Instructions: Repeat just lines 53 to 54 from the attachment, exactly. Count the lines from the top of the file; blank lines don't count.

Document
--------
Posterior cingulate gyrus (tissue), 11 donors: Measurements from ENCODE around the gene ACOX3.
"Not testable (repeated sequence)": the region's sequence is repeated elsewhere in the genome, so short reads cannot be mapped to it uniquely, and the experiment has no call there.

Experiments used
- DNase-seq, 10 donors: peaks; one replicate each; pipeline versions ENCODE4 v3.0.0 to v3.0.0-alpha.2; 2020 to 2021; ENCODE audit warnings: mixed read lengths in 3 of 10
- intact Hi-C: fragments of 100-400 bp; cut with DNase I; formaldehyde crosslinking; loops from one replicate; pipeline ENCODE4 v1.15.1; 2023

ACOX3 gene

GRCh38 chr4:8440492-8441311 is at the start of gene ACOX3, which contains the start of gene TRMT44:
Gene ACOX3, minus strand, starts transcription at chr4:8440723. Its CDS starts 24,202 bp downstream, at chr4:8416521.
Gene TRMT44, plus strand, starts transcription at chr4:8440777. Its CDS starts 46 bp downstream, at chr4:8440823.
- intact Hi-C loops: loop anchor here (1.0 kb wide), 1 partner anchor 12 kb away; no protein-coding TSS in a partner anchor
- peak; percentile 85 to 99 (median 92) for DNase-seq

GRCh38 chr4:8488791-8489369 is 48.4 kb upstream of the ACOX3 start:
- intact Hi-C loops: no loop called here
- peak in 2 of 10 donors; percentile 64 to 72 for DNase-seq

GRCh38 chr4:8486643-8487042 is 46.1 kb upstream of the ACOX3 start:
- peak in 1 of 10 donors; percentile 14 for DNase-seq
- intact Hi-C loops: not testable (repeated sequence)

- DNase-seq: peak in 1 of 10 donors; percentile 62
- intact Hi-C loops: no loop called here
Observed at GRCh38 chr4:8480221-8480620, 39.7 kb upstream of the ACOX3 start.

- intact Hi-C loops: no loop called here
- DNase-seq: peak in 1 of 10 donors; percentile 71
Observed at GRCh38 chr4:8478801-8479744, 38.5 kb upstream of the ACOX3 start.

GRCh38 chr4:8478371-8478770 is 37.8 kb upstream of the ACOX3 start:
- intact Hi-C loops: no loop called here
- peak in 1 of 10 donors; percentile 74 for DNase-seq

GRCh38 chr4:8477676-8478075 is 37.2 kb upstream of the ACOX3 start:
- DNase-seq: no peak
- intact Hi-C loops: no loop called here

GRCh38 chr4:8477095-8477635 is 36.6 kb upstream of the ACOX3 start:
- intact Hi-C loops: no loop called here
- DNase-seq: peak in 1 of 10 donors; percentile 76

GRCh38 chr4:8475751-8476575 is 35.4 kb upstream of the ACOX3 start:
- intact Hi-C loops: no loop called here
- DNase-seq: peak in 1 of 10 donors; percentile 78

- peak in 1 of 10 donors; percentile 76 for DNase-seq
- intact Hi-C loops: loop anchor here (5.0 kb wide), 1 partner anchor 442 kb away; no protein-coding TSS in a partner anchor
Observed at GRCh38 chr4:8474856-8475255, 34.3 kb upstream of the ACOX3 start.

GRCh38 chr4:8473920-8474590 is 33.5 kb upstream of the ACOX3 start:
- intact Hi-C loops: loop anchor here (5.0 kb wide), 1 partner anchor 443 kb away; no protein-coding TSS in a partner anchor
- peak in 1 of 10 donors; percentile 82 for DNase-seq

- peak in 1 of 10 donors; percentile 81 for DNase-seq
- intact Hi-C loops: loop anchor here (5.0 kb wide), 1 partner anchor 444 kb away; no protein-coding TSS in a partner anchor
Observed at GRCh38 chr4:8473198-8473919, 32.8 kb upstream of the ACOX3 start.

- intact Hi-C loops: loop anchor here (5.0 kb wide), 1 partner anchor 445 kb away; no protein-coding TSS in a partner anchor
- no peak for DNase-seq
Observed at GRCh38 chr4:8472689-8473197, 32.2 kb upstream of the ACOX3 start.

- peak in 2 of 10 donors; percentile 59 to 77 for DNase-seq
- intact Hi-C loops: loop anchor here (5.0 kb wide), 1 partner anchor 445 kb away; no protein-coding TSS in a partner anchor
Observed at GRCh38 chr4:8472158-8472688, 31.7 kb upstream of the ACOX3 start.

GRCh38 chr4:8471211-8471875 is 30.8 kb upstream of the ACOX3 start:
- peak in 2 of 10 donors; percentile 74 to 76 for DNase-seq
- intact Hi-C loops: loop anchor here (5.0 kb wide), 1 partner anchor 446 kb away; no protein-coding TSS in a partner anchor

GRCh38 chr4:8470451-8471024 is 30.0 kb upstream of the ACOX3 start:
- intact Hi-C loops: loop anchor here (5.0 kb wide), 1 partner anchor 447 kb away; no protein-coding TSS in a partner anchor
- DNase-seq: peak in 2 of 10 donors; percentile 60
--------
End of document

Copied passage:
- intact Hi-C loops: loop anchor here (5.0 kb wide), 1 partner anchor 446 kb away; no protein-coding TSS in a partner anchor

GRCh38 chr4:8470451-8471024 is 30.0 kb upstream of the ACOX3 start: